When Pat goes to live with his parents, everything seems changed: no one will talk to him about Nikki, and his new therapist seems to be recommending adultery as a form of therapy. Then, Pat meets clinically depressed widow Tiffany, who offers to act as a liaison between him and his wife - provided he agrees to a secret contract that includes giving up football and performing in the next Dance Away Depression competition.
©2008 Matthew Quick; (P)2008 Blackstone Audio
"This offbeat story has all the markings of a crowd-pleaser." (Publishers Weekly)
Speaking of Which...
I would indeed. I would like very much to see if Matthew Quick's writing style was intentionally simplistic, to show Pat's relatively basic concepts in his journal; or if he just has a more basic vernacular. I sense the former, but it would be nice to see that in action.
Tiffany. He willingness to confront Pat with the truth of his situation, despite the surrounding desire to protect him from himself. Call it brave or seeking of self-destruction, it is magnificent to see her character throughout.
It did indeed.
As much as I would love to continue the journey with Pat and Tiffany, I think that this story holds its own as a singular entry. It is a complete story and is tied up as nicely as a story of happy endings amidst harsh realities needs to be without veering into something hokey.
Being able to close my eyes and imagine the characters
Finding out why he couldn't listen to Kenny G
Being able to really make u feel its different characters
Life has silver linings
I have only listened I have not read.
That is was a comedy it was very unexpected.
He did a great job! He brought pat to life
I have never listened to an audiobook in such a short time--I found every possible opportunity to listen. I have not yet seen the movie -- and now I am glad I experienced the book first, as I am not able to imagine how this story could be fully captured on screen. The narration was excellent, and the story interesting and engaging at every step. I did not want it to end.
I am an avid reader, mother of two, fangirl, nerdfighter, Chicago Cubs enthusiast and NASA supporter.
Pat Peoples is not mentally stable and that is something that becomes clear almost immediately as you hear his inner dialogue. Pat's world is repetitive and highly structured which works for him since his entire focus is on getting his ex-wife back. Since we only know what Pat knows, it takes a while for the layers if his instability to become clear, but while that happens, you will most definitely start liking Pat. Pat's child-like understanding of the world around him and his frank observations brings his flawed and sometimes messed-up family into sharp focus. Before Pat went into the Bad Place it is easy to imagine him behaving much like his stoic and unpleasant father, but his post-Bad Place understanding lets you into a world where he starts to recognize that practicing kindness is more than just a means to an end. Much like the Nick Hornby books I love, this story revolves around a sports team (The Philadelphia Eagles) and its place as a conduit for communication in the Peeples family. The team was almost a character itself, and I loved the way their wins an losses were woven throughout the story and permeated every aspect of Pat's life. In truth, I was surprised by how poignant and funny this book was. It is not only a very frank look at how people view mental illness and how we treat the mentally ill people we interact with every day, it is also a sort of delayed coming of age story. It was as if, at 34, Pat wakes up and is forced to start over with only a limited understand of why. I did not love every character in the book, but I loved the way they were written because it made me feel like I made that judgement after really getting to know them, and you will certainly feel as if you know all of the characters in this story through Pat's eyes.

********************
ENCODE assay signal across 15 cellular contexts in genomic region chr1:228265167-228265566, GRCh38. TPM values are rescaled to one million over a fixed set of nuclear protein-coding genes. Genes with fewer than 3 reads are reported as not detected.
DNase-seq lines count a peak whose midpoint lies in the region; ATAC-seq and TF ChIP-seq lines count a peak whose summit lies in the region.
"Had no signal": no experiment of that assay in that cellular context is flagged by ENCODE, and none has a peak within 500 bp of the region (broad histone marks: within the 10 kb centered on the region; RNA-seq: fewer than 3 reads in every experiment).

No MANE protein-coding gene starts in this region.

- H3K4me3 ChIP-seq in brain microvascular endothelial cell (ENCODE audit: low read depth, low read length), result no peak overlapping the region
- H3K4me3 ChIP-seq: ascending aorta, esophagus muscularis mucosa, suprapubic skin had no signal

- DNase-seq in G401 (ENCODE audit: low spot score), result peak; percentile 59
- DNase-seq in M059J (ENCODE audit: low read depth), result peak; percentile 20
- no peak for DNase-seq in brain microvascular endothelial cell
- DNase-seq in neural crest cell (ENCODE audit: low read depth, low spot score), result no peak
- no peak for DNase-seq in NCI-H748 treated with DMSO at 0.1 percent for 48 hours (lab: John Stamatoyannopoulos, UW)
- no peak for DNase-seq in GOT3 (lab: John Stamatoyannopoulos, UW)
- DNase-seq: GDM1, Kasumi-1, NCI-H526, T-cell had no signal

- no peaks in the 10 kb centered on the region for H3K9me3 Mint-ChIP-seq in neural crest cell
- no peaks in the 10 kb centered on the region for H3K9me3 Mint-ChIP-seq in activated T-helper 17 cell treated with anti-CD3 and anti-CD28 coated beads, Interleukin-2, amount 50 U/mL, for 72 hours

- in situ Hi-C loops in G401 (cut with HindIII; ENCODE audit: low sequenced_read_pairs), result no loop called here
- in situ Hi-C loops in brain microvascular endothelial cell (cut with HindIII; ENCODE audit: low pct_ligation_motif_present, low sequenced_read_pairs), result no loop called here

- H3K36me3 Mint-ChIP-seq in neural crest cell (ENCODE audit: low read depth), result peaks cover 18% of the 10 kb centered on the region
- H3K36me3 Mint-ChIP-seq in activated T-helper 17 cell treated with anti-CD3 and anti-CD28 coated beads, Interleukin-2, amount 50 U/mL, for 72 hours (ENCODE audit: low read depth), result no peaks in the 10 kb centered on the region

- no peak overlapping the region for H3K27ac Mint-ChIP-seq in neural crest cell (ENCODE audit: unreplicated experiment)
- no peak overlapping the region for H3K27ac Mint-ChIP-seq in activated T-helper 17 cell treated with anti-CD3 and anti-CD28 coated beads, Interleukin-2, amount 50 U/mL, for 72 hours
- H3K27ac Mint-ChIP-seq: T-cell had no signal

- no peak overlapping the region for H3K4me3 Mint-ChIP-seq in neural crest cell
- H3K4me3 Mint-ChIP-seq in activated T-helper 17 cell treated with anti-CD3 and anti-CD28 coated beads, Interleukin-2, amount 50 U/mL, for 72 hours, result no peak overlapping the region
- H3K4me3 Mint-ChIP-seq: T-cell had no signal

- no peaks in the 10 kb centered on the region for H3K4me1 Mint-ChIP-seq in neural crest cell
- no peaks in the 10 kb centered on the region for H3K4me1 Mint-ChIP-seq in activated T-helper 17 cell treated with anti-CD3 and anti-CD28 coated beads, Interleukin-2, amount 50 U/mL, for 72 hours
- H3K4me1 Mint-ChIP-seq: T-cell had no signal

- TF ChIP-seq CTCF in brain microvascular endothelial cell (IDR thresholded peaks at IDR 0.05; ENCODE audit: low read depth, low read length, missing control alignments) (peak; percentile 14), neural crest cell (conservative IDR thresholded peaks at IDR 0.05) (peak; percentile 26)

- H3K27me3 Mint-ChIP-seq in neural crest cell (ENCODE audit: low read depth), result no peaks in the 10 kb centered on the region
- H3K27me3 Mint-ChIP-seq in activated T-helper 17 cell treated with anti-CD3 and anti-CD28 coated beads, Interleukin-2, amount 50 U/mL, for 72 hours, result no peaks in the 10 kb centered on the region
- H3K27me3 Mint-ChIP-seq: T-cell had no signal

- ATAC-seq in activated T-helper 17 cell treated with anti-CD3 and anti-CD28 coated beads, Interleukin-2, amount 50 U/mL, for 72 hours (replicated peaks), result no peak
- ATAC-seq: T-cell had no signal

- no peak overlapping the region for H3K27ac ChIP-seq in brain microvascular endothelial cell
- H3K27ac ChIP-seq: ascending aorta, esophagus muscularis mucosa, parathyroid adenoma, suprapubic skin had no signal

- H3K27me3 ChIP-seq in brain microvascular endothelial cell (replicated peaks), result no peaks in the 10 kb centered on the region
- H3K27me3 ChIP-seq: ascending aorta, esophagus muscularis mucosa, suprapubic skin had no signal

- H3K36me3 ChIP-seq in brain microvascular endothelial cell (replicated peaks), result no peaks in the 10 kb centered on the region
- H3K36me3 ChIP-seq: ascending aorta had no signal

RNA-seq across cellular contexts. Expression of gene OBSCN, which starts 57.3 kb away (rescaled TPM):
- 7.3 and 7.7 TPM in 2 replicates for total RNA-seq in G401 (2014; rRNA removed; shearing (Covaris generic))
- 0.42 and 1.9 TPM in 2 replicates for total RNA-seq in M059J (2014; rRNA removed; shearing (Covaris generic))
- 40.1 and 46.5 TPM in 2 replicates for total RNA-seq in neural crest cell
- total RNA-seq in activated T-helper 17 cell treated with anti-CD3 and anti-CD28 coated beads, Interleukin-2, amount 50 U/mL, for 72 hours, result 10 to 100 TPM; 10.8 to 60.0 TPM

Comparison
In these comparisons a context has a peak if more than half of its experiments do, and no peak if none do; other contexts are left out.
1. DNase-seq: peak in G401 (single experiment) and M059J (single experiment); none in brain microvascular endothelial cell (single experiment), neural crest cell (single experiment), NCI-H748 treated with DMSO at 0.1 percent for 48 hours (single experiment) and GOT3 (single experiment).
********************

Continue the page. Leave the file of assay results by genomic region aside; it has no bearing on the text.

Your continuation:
The narrator was a big reason I loved this book. His voice did a fantastic job of capturing the cadence of a working class family, their inflections and how they might talk to each other. He did a great job with the female voices and the various accents that were sometime required. He brought life to Pat's voice and I highly recommend the audio version to anyone who has been curious about this book.
I really liked this story. I wasn't in love with the narrator at first, but then realized he really was the character Pat. I am looking forward to seeing the movie now, to compare the stories. Enjoy
I'm just this guy, y'know?
I don't usually feel that way, but in this case, the subtle (and less-subtle) changes made to adapt the story to the movie were distracting, even if they were mostly for the best (for a movie).
As a native of the Delaware Valley, I did enjoy all of the Eagles references though. :)
Great story, great characters, important themes. Very well presented.
Ray Porter does a great job portraying the various characters, including women.
I enjoyed this book and thought it was a wonderful portrait of someone with a diagnosed mental illness dealing with the real world and all of the undiagnosed crazy-making things that go on in that world. The movie did a good job with this as well but was able to achieve a more uplifting message in the end.
I love to read... love to listen while I walk my dog, Sally Jo.
This was a wonderful story. Took a mental health situation and made it almost heart-warming. I am glad I read the book before seeing the movie... so much could have been missed since my imagination added much more tio the book.
Report Inappropriate Content
If you find this review inappropriate and think it should be removed from our site, let us know. This report will be reviewed by Audible and we will take appropriate action.